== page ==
Johansson et al. [45] did another I-PDT study using 5-ALA on 5 patients with non-resectable recurrent glioblastomas. Patients received 5-ALA orally at 20 or 30 mg/kg body weight 5–8 h before treatment. Light was delivered with four to six 0.6-mm-diameter cylindrical diffusers 20 or 30 mm long. Treatment light at 635 nm was provided at a constant power of 150 or 200 mW/cm for a total light dose of 720 J/cm per fiber. The maximum total light dose per patient ranged from 5700 J to 12,960 J. Tissue biopsies on three patients taken before light applications showed significant protoporphyrin IX concentrations in parts of the tumors. Protophorphyrin IX fluorescence was also observed from the tumors during treatment. These three patients responded favorably to the treatment, with survival time greater than 29 months. In two patients, no detectable protoporphyrin IX was found in the tumor biopsies and no detectable protoporphyrin IX fluorescence was observed during treatment. These two non-responders survived less than 9 months after treatment. The long-term survival of patients showing significant intratumoral protoporphyrin IX concentrations and intra-operative fluorescence was promising and indicates that protoporphyrin IX concentrations and fluorescence should be monitored before I-PDT begins to determine whether or not to proceed with the treatments.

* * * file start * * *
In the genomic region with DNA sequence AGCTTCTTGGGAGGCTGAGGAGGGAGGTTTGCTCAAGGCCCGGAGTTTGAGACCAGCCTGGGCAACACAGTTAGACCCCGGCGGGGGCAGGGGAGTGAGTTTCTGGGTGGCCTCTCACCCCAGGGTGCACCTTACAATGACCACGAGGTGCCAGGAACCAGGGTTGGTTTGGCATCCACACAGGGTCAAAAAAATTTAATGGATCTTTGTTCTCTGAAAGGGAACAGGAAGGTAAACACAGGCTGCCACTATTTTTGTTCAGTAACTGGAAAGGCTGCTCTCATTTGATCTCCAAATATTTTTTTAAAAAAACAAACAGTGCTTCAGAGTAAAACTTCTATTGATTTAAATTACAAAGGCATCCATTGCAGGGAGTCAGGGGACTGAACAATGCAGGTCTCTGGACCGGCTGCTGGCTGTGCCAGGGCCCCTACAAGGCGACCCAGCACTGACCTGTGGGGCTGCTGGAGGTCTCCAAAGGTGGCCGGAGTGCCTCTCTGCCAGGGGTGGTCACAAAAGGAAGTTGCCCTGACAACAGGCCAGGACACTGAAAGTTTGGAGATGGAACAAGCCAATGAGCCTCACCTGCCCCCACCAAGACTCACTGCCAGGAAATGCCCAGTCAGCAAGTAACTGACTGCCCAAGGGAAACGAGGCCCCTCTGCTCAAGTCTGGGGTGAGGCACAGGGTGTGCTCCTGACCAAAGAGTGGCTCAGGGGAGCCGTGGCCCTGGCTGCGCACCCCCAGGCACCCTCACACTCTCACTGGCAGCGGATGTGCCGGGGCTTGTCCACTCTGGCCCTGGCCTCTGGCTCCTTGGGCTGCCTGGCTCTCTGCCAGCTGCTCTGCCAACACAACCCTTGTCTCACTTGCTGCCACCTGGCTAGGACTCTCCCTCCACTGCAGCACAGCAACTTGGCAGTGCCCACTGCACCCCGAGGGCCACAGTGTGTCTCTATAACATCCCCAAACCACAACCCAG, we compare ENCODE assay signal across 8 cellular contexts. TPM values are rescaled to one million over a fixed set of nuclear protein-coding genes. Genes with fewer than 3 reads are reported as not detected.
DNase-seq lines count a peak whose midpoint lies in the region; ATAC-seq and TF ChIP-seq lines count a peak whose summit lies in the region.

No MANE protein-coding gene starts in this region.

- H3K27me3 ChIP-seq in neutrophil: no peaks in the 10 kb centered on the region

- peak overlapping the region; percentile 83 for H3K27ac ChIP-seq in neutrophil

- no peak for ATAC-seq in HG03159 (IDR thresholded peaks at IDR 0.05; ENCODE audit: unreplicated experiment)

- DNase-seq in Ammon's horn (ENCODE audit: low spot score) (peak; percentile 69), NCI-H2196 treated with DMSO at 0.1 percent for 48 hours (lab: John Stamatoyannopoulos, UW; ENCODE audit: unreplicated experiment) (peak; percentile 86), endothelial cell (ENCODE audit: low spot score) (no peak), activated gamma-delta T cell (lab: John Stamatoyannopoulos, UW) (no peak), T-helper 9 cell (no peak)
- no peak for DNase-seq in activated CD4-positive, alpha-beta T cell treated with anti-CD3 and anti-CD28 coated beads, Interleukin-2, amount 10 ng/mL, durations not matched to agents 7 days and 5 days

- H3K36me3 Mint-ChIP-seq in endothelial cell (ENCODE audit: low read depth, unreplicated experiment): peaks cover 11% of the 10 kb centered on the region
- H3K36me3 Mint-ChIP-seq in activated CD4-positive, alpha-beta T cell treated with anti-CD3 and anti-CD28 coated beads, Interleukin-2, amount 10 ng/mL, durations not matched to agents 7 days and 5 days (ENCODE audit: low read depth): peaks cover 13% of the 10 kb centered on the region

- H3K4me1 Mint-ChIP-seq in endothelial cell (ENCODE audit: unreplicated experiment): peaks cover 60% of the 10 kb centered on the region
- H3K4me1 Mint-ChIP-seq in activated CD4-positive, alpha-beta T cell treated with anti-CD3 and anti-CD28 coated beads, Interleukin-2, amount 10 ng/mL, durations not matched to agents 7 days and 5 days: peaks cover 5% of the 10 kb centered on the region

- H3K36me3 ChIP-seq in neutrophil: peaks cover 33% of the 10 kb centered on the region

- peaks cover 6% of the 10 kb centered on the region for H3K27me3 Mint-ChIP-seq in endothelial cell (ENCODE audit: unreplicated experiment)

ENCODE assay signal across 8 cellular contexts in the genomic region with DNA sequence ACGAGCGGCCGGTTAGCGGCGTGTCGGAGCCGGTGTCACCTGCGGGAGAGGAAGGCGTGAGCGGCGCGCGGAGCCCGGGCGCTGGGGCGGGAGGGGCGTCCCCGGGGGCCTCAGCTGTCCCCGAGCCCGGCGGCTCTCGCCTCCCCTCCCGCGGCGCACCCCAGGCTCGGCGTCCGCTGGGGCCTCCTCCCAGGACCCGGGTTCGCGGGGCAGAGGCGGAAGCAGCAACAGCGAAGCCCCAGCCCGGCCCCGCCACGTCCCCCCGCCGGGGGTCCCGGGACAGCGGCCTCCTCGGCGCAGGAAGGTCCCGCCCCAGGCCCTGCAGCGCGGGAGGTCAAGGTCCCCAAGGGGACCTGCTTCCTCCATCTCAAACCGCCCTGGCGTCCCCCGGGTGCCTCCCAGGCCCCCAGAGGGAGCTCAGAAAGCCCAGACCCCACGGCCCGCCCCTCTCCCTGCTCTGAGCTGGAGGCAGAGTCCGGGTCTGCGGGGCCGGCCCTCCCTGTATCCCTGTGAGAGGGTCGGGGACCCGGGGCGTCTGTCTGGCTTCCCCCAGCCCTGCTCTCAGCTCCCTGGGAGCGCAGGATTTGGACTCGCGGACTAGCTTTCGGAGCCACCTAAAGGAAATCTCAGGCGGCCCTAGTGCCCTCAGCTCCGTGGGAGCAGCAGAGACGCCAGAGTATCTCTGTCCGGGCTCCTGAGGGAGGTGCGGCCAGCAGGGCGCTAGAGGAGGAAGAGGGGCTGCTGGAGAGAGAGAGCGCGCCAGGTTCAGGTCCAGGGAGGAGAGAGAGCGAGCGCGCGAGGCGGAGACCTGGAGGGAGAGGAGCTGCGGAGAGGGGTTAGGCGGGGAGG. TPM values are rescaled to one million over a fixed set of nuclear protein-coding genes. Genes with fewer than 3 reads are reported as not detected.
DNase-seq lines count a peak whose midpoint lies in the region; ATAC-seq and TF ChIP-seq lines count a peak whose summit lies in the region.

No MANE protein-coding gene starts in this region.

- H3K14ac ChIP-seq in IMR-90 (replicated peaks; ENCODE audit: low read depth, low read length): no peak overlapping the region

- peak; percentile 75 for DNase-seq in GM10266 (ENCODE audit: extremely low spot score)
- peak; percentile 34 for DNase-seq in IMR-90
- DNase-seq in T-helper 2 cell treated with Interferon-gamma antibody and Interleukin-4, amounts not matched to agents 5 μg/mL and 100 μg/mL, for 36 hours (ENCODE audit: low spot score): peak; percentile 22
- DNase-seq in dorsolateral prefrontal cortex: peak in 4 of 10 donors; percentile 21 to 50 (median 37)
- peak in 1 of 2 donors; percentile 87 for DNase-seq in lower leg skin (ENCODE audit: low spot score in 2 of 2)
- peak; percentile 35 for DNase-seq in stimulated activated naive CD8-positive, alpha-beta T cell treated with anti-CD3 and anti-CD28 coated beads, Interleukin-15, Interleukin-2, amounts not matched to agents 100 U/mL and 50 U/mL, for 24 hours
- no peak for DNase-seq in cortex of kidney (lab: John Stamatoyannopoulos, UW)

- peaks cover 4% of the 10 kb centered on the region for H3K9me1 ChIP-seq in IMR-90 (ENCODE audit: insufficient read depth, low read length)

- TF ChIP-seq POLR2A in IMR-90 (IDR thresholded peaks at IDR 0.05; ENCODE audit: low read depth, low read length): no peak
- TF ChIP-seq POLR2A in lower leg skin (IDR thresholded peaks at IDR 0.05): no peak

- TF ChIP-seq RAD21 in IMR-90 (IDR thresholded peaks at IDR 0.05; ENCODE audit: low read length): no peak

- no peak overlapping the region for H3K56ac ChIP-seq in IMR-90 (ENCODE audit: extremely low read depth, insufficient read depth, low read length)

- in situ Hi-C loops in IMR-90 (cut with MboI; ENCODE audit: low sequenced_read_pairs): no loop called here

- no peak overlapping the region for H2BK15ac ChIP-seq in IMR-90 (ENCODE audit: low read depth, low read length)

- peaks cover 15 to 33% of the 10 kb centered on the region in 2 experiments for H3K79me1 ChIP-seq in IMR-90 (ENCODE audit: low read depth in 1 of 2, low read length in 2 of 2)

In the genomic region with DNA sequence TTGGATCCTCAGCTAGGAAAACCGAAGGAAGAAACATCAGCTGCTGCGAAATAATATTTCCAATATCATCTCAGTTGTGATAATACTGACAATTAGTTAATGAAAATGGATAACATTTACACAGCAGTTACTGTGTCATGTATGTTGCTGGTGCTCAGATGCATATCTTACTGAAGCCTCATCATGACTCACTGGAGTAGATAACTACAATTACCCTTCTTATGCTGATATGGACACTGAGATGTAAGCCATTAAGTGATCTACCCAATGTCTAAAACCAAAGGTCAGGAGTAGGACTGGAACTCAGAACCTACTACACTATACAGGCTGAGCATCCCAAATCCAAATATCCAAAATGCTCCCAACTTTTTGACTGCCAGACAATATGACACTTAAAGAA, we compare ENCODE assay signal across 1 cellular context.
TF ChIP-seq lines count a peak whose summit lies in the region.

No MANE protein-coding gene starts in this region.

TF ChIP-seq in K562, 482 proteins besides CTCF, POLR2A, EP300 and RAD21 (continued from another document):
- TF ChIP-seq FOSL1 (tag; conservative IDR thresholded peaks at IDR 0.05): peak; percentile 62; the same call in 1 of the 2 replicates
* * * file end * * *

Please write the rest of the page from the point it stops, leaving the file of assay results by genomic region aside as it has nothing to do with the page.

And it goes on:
Although survival results for some of the responders in the two studies appear promising, there were not enough patients in the studies or any results with randomized controls to determine if the responses are statistically significant. More trials with higher patient numbers are needed. In addition, treatment planning systems are being developed to aid I-PDT for neurosurgery [46] and may lead to greater improvement of treatment outcomes.

3. Summary